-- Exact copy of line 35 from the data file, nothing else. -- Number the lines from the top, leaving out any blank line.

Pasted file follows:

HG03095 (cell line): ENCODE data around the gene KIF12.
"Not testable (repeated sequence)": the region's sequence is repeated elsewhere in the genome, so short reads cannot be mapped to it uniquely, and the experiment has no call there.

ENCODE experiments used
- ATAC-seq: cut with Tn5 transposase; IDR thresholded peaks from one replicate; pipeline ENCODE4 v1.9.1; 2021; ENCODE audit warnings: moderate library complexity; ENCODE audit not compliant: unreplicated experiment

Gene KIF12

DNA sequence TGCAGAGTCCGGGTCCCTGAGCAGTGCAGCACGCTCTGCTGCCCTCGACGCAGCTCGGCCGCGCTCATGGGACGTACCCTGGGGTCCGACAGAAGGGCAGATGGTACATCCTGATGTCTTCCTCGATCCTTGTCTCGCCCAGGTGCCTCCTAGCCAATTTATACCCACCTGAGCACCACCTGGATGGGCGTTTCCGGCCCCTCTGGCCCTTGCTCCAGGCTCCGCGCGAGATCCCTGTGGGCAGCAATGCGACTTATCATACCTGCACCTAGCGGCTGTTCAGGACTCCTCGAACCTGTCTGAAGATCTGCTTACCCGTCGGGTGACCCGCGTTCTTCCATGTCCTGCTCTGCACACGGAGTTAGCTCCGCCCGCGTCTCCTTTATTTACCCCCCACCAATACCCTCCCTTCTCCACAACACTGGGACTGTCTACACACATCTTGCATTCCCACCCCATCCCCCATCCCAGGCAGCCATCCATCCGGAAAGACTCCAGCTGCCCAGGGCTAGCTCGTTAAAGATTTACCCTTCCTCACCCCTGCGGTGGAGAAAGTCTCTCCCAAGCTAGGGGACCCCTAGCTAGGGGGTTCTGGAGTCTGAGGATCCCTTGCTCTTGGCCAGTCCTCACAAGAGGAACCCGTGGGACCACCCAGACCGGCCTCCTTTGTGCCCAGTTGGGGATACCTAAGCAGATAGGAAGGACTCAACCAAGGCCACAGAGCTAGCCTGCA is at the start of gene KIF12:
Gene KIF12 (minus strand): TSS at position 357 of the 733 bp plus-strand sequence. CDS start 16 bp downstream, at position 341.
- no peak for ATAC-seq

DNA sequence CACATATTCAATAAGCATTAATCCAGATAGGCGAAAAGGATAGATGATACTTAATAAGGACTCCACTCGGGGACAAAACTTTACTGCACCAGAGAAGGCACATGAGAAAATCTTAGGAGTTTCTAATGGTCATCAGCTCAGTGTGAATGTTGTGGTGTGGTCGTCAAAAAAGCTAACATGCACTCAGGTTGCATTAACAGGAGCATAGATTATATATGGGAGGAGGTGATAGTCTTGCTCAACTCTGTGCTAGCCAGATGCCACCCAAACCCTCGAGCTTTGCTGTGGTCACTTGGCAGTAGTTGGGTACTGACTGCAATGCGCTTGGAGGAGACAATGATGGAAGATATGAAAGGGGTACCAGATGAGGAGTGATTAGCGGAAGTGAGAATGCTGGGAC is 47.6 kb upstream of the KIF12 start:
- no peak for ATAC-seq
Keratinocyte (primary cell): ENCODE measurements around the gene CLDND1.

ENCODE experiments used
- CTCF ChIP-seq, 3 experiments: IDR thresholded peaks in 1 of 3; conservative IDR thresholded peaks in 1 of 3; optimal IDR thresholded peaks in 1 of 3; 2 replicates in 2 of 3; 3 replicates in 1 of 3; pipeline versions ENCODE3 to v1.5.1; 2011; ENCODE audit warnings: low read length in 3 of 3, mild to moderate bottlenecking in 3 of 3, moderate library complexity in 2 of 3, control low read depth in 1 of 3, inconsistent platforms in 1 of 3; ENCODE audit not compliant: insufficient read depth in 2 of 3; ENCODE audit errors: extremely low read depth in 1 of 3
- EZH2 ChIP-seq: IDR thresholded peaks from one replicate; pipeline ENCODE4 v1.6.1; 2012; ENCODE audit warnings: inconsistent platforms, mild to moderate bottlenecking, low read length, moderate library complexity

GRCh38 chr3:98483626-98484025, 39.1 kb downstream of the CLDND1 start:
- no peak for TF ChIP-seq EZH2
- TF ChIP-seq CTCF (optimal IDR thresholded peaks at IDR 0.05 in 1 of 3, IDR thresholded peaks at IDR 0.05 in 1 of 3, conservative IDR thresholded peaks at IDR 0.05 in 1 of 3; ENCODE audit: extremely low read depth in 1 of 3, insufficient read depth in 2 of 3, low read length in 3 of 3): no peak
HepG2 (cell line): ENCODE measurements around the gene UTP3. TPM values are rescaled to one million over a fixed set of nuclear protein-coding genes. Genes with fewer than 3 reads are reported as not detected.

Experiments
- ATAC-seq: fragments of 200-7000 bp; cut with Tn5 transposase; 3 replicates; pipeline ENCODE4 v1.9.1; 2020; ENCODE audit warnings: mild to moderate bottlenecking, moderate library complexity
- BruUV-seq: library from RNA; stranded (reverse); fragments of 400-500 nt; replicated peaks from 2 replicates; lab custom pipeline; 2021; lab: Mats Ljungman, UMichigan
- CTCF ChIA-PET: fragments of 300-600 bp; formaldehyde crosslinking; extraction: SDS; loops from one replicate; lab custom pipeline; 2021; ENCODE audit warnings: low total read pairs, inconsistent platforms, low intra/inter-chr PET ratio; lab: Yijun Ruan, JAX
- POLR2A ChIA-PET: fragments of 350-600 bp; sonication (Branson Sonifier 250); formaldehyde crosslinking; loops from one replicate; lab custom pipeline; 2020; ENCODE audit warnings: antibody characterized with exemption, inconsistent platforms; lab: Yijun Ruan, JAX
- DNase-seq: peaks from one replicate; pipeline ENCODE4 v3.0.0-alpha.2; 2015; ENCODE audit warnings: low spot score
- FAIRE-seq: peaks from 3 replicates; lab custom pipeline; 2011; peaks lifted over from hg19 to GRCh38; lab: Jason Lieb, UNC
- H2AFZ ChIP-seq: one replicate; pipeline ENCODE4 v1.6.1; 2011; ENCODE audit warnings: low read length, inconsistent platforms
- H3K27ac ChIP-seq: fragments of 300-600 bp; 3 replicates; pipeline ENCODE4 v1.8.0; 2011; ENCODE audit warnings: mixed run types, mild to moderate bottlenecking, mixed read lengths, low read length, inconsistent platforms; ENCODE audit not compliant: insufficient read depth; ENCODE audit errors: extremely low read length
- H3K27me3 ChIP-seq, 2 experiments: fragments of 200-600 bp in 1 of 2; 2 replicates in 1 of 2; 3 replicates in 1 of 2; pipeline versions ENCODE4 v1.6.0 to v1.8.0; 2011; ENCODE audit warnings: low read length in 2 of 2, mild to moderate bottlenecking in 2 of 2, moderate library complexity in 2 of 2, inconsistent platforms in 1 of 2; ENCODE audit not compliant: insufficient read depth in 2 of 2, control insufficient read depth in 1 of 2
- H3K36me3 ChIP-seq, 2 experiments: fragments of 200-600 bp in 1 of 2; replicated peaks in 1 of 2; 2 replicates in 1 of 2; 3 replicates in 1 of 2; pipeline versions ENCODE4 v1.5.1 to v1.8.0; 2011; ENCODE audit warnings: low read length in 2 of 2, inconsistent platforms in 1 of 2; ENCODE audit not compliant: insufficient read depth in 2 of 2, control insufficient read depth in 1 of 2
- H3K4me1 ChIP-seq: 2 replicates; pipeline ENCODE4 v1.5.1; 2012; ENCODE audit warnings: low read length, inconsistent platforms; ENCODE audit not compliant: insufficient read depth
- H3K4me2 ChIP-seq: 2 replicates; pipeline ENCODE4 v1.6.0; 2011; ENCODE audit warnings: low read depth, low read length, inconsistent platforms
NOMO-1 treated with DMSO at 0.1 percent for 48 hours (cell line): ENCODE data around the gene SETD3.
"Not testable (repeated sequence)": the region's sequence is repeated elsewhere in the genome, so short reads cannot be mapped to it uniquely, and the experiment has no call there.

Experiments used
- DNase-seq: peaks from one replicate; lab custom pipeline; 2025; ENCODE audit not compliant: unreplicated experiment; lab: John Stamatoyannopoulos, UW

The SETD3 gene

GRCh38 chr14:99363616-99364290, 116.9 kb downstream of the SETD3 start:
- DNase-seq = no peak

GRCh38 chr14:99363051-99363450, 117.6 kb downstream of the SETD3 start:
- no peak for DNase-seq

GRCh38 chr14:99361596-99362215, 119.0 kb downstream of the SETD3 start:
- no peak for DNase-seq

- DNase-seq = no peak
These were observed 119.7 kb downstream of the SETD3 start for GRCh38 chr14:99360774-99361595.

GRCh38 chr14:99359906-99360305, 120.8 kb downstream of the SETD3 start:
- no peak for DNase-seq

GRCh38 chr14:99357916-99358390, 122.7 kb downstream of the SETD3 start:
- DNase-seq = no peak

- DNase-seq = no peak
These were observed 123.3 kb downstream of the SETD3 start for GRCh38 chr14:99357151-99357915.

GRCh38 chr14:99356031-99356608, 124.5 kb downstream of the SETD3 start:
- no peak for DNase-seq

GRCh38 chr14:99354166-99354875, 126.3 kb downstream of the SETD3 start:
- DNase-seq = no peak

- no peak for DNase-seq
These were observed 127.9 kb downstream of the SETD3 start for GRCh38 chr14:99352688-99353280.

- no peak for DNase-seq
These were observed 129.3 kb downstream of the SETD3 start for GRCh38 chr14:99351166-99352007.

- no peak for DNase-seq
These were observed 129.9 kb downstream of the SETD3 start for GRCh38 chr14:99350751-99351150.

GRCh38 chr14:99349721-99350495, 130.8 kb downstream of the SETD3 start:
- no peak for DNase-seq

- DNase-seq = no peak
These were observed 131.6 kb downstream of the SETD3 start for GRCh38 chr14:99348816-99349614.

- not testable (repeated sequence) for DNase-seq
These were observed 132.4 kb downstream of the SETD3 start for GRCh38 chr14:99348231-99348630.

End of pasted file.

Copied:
- DNase-seq: peaks from one replicate; lab custom pipeline; 2025; ENCODE audit not compliant: unreplicated experiment; lab: John Stamatoyannopoulos, UW